Peace and Non-Violence in Economic, Social And Ecological Development in the Context of Asia-Pacific
I am deeply privileged and pleased to address you on the first International Day of Non-Violence to reaffirm Mahatma Gandhi’s message of peace, understanding and non-violence.
The occasion is also personally important to me, because this is my first address at a public gathering since I assumed my duties as Executive Secretary of ESCAP. It gives me an opportunity to reflect on the economic, social and environmental issues facing the Asia-Pacific region through the eyes of a great leader, Mahatma Gandhi. His two principles of engagement against injustice, non-violence and peaceful disobedience, which have universal appeal, helped to achieve India’s independence and inspired movements for civil rights, justice and freedom across the world. They continue to be relevant today, as we seek to achieve inclusive and sustainable development in our region based on economic, social and gender justice.
In this regard, the recent development in Myanmar is a grave concern. The authorities in Myanmar must stop the use of violence, release those detained, and engage in a constructive dialogue along the path of peaceful and inclusive reconciliation.
I would like, in this address, to reflect on Mahatma Gandhi’s conception of the human condition and its relevance to the development challenges of this diverse region in an era of globalization and rapid change.
Gandhi believed that the worst form of violence is poverty, discrimination and the social exclusion of people. The violence of poverty and violence against women and children still haunts us today. The record card on Asia and the Pacific in tackling poverty is impressive, but a lot remains to be done. Despite becoming the fastest growing region in the world with remarkable reductions in income poverty, the Asia-Pacific region continues to be home to over 640 million people living in extreme poverty.
Furthermore, there are increasing disparities not only between countries, but within countries. The joint ESCAP-ADB-UNDP MDG Report on Progress in Asia and the Pacific released last month also noted a rise in income inequalities in the region in the past decade. Out of 20 countries surveyed, 14 showed rises in income inequalities.
The growing development gaps, with exclusion along the fault lines of ethnicity, religion, gender and class, must be addressed if we want to build strong foundations for social stability and real peace.
The key way, as Mahatma Gandhi had emphasized, is empowering people, especially the hardcore poor and women. True economics, Mahatma Gandhi said, stands for social justice. It promotes the good of all equally, including the most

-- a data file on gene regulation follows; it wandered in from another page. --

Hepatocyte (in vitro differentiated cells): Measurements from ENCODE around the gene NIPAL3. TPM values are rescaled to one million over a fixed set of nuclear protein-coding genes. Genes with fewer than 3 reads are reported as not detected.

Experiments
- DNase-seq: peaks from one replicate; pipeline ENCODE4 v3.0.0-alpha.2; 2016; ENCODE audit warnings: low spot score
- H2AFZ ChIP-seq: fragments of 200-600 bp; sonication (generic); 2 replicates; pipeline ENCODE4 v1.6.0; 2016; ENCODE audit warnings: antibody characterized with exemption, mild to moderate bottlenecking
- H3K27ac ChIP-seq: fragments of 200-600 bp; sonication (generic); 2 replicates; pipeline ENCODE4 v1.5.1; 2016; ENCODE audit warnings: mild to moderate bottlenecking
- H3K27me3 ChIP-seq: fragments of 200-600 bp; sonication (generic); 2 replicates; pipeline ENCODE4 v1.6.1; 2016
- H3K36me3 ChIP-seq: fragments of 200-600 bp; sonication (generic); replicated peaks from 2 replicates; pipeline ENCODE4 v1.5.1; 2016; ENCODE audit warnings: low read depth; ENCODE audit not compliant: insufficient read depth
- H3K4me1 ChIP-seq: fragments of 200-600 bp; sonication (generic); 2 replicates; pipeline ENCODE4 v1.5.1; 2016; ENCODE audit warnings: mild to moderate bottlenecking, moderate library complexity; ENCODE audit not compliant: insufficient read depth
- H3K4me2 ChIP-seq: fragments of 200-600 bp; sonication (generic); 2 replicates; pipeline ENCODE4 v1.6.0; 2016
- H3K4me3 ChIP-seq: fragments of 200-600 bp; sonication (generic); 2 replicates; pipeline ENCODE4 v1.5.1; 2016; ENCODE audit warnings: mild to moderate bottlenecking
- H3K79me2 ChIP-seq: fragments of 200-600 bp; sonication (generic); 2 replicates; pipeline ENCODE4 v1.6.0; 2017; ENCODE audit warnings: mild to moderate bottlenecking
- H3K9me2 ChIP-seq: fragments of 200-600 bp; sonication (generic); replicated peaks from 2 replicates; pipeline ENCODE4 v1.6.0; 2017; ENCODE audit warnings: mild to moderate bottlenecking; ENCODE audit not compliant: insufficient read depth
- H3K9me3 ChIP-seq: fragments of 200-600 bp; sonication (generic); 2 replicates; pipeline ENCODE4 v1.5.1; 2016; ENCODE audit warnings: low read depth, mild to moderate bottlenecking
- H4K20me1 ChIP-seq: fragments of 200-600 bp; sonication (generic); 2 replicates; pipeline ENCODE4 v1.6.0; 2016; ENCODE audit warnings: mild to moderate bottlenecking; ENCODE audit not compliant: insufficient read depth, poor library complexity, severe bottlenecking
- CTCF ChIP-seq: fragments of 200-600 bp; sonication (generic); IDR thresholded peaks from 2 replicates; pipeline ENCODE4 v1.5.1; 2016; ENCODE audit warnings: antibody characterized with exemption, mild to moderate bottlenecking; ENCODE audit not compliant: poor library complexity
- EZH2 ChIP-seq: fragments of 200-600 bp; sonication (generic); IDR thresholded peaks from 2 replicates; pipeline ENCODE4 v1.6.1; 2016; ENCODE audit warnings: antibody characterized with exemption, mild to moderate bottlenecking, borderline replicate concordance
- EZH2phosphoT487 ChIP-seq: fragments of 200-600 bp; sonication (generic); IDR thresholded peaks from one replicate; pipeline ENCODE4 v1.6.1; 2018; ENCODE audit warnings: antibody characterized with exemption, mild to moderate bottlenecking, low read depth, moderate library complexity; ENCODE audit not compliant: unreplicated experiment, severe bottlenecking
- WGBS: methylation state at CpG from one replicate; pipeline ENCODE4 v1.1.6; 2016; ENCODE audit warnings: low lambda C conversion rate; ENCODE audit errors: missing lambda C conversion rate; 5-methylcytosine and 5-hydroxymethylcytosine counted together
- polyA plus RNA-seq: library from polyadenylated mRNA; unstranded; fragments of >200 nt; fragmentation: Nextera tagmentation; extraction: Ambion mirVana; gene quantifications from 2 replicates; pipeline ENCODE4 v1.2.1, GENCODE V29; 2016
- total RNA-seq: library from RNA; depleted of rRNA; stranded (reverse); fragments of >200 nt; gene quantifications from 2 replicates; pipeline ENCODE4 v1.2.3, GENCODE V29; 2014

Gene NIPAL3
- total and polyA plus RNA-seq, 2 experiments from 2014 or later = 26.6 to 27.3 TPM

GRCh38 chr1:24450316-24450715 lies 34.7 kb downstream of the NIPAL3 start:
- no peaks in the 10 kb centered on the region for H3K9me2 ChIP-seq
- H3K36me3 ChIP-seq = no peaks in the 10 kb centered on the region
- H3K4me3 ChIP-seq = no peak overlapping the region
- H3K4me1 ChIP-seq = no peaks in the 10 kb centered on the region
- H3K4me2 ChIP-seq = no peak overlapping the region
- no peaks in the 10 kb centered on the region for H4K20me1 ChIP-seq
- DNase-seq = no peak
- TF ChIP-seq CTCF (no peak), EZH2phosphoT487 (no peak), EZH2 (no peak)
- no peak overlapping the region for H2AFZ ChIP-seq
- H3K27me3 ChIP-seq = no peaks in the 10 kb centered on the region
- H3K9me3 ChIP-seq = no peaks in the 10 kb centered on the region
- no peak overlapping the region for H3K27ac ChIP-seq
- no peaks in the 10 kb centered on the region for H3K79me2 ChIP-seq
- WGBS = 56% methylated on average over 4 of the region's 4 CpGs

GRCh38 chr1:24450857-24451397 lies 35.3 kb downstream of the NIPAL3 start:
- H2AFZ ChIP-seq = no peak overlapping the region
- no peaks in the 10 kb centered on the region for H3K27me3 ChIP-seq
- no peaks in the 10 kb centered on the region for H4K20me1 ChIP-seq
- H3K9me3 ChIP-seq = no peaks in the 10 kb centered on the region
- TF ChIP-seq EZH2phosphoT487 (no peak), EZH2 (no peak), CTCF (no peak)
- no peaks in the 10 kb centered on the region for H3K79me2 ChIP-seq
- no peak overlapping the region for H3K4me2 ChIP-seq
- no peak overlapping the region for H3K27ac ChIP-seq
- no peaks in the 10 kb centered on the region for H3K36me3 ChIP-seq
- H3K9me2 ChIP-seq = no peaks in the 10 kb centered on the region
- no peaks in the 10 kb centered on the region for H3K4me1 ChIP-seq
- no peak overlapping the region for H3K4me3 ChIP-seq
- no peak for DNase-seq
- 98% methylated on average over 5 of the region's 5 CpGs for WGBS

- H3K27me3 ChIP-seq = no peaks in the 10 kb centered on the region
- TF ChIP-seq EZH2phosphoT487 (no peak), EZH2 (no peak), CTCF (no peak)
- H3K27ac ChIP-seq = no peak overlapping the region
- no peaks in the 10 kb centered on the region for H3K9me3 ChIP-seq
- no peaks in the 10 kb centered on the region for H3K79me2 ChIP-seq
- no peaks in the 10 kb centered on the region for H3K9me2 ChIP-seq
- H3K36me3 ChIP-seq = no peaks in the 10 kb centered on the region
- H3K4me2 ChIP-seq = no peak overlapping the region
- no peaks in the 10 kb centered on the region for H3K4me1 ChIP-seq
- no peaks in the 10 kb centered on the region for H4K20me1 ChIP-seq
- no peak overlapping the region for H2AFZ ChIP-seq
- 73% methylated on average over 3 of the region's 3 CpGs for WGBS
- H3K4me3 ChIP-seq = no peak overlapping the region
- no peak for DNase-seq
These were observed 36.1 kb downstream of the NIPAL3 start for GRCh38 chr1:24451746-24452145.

excluded, and is critical for decent life. In our times, it means there is a need to examine in a more integrated way the economic and social policies for inclusive and sustainable development, and the need to invest in health and education, social protection and skill development. The region has a lot to gain by adapting Gandhian principles of empowerment and agency of the poor and women in policies and action. These principles emphasize a “bottom-up” approach to accountable governance, as the “trickle- down” approach to economic growth does not always reach the excluded of society.
By intensifying efforts for accountable governance based on social justice, we can ensure that, by 2015, 23 million more children will not suffer from hunger; close to one million more children would survive beyond their fifth birthday, and four million more children would get a basic education. In Gandhian terms, peace is a day-to-day reality; our streets are safe; and our children go to school. Asia-Pacific region has been setting the pace of economic growth in the world; through national and regional action, it has the resources to do the same for social and human development.
Violence against women is a pandemic that must be stopped. It has devastated families and communities and has robbed the gifts of millions of women and girls. In today’s armed conflicts, rape is used as a weapon of war and sexual violence takes place with impunity. Even in times of peace, women and girls endure multiple forms of violence, from birth into old age, from dowry-related abuse to sexual exploitation and trafficking. Our responses to this pandemic of violence and its effects must address the systematic discrimination against women and their exclusion from leadership and
Although during the lifetime of Mahatma Gandhi, there were no wide-ranging debates on environment and development per se, he was nevertheless much ahead of
This time on the ecological concerns we perceive today. His very simple and sustainable lifestyle reminds us that we have borrowed this earth from our children and that the future of humanity depends to a large extent on how well we manage our ecology.
Today his message is critical to the Asia-Pacific challenge of finding the right balance between economic growth, social development and ecological sustainability.
As I begin my work in ESCAP to strengthen regional cooperation in building the integrated framework of economy, society and ecology, Gandhi’s message of peace and non-violence will certainly anchor my efforts. He said “There can be no lasting peace
without development and no sustainable development without full equality between men and women.” His spirit lives on.
I thank you.